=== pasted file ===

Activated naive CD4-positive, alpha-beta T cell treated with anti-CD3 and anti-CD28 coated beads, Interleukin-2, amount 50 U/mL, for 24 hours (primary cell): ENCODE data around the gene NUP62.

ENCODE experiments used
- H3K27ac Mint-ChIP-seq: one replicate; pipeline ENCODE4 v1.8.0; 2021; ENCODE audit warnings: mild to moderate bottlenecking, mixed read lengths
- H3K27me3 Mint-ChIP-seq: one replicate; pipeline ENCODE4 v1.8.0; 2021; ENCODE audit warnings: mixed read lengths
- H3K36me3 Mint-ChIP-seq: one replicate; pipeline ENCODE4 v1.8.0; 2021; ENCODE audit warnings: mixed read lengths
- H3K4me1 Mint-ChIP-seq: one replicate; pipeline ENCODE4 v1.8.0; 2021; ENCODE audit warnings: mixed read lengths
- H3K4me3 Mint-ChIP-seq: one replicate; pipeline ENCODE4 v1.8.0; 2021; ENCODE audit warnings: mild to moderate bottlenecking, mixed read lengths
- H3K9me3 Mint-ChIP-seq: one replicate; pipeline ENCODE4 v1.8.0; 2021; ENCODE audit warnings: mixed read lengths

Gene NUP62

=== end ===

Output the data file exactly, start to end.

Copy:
Activated naive CD4-positive, alpha-beta T cell treated with anti-CD3 and anti-CD28 coated beads, Interleukin-2, amount 50 U/mL, for 24 hours (primary cell): ENCODE data around the gene NUP62.

ENCODE experiments used
- H3K27ac Mint-ChIP-seq: one replicate; pipeline ENCODE4 v1.8.0; 2021; ENCODE audit warnings: mild to moderate bottlenecking, mixed read lengths
- H3K27me3 Mint-ChIP-seq: one replicate; pipeline ENCODE4 v1.8.0; 2021; ENCODE audit warnings: mixed read lengths
- H3K36me3 Mint-ChIP-seq: one replicate; pipeline ENCODE4 v1.8.0; 2021; ENCODE audit warnings: mixed read lengths
- H3K4me1 Mint-ChIP-seq: one replicate; pipeline ENCODE4 v1.8.0; 2021; ENCODE audit warnings: mixed read lengths
- H3K4me3 Mint-ChIP-seq: one replicate; pipeline ENCODE4 v1.8.0; 2021; ENCODE audit warnings: mild to moderate bottlenecking, mixed read lengths
- H3K9me3 Mint-ChIP-seq: one replicate; pipeline ENCODE4 v1.8.0; 2021; ENCODE audit warnings: mixed read lengths

Gene NUP62